eCommerce Site Search Optimization Tips

Site Search box 2006
Target’s search box, circa 2006.

I’ve worked in eCommerce since 2006. One mainstay of my industry has been the site search engine. It’s still a box at the top of the page, but its prominence has only grown as searching has become the way of finding things (as opposed to browsing). This is something that’s crucial for all websites, but I’ll focus on B2C eCommerce for now.

The important thing to keep in mind when optimizing site search is to make the experience as seamless as possible. You want your users to get lost in the fun of shopping and product discovery. If they have to ask questions, they are getting anxious, and anxiety does not equate to conversions.

Tip #1: Make it easy to get directly to a product via the search box.

If a searcher has a product number, exact product name or something else that indicates they are looking for a specific item, send them directly to the product page. That’s right, bypass search results entirely. There’s no reason to go to that page. You’ve got a motivated shopper, let’s make it easy!

Tip #2: Add synonyms.

This may seem like a no-brainer, but it’s worth mentioning as I’ve had to do it for each eCommerce site I’ve worked on. If you’re not currently doing it, it’s a big winner. For example, someone searching for coats may call it a jacket, overcoat, windbreaker, etc. A generic search like “jackets” needs to show all types of jackets, as that searcher is engaging in product discovery.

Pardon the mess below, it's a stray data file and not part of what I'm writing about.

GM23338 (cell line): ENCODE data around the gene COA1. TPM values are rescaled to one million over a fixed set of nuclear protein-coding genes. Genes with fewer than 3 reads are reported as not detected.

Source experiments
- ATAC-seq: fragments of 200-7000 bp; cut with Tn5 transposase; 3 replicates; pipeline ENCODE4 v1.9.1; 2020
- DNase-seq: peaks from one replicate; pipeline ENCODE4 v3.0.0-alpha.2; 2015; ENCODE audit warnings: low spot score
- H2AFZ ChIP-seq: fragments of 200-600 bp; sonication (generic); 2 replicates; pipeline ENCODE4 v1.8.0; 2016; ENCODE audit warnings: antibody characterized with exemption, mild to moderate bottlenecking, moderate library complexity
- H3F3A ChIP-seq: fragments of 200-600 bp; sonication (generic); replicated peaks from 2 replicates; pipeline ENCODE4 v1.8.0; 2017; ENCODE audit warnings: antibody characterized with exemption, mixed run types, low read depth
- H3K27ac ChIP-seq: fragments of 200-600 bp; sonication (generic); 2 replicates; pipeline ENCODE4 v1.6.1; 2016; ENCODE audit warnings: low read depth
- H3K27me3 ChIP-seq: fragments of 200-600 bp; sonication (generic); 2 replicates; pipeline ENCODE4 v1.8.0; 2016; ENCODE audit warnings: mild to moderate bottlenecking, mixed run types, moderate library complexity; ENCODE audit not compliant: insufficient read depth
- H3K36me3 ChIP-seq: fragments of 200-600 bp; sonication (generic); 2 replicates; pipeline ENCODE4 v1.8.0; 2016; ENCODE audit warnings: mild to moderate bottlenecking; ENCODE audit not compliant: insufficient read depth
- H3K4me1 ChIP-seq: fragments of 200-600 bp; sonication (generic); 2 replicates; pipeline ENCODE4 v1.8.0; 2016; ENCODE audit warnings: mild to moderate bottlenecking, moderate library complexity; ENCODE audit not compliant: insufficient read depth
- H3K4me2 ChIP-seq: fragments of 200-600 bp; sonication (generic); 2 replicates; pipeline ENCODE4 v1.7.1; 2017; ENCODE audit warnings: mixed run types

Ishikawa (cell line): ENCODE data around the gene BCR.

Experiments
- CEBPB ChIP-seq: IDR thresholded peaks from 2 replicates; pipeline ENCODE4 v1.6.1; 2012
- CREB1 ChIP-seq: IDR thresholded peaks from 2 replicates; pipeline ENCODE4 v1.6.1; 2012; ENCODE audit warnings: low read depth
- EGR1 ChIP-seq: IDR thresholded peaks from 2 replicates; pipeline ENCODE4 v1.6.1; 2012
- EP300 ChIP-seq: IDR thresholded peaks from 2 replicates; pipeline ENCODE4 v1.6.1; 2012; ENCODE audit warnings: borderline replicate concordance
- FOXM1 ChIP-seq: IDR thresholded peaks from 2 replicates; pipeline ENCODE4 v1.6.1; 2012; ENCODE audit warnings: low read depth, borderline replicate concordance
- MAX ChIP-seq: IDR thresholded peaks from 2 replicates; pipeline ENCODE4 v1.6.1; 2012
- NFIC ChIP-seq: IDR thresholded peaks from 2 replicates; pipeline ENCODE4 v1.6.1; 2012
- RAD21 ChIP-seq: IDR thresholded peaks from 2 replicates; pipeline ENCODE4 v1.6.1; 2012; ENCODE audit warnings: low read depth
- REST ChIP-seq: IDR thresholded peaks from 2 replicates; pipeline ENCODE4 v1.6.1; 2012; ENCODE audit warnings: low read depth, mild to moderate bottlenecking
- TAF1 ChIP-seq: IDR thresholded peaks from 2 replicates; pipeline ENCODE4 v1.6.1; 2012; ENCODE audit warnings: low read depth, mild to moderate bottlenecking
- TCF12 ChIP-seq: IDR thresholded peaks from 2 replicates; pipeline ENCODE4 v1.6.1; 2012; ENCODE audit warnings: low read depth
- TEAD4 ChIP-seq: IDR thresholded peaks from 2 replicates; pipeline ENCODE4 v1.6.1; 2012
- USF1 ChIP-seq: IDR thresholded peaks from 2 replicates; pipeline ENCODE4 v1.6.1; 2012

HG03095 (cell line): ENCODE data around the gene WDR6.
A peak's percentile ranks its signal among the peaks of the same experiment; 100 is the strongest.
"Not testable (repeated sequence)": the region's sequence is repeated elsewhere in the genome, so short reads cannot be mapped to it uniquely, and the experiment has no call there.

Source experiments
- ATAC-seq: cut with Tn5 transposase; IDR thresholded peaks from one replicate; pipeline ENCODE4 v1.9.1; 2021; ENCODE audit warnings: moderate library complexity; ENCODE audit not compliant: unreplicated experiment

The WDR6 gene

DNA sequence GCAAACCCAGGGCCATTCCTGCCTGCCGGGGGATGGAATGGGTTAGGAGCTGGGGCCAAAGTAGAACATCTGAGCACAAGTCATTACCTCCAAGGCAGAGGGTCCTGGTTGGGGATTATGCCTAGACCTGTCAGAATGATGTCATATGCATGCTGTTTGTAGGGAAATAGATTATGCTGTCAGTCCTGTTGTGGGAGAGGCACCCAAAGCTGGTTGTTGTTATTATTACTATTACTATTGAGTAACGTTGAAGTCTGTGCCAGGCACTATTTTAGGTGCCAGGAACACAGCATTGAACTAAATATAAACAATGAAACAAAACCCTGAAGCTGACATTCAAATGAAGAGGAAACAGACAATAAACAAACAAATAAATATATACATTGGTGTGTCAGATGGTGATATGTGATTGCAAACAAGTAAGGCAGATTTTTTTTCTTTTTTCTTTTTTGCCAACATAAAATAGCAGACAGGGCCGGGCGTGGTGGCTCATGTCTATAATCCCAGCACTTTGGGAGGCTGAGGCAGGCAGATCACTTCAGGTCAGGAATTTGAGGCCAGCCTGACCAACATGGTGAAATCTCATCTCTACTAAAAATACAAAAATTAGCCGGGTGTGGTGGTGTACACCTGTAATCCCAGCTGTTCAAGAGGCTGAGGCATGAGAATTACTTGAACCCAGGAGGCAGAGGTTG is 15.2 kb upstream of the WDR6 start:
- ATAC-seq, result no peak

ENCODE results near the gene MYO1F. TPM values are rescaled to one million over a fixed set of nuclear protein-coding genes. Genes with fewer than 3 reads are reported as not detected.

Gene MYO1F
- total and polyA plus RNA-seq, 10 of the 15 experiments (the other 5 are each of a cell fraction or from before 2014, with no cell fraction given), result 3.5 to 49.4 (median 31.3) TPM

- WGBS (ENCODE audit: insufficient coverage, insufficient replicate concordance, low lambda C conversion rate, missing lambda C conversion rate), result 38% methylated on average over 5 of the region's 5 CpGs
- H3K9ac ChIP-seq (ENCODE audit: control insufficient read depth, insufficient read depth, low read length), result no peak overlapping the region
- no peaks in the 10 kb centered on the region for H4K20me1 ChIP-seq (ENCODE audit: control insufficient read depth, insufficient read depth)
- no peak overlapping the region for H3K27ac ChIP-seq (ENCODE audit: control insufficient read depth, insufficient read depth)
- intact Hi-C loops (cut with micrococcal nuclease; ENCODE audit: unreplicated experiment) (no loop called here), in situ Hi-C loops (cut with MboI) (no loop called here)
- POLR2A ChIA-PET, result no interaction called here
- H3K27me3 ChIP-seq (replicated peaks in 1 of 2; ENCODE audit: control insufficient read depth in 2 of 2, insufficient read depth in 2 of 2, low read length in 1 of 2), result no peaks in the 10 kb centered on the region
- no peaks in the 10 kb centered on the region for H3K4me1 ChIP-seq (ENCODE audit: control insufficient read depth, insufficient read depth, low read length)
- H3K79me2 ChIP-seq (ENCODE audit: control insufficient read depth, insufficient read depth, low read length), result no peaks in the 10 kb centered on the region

Tip #3: Don’t forget content pages.

Site Search Content Pages
A search for “return policy” on goes straight to the appropriate page.

Despite your best efforts to answer questions like shipping costs and return policy, customers will consistently use the search box to find that information. Make sure you are redirecting them to the correct page instead of product results. Or even better, answer the question with autocomplete so they don’t have to leave whatever page they may be on.

Tip #4: Set up a ranking algorithm.

It’s not enough to simply return all products that match a query. Returning customers want to see your new products. New customers want to see best sellers that are top rated. Both want to see items that are in stock. There are plenty of factors beyond keywords that can be utilized for a better customer experience.

Tip #5: Facets may not be as important as you may think.

Site Search Refinements
Refinements for a search on Nordstrom’s for men’s jackets.

Facets, or refinements, are used to help searchers narrow a result set to something more manageable. It’s something I use often, especially on bigger eCommerce sites. However, thanks to web analytics programs like Adobe’s Site Catalyst, I’ve realized that facets aren’t actually used that often. In fact, customers are more likely to go page after page instead of utilizing refinements. They are still useful, certainly. But maybe not as much as initially though.

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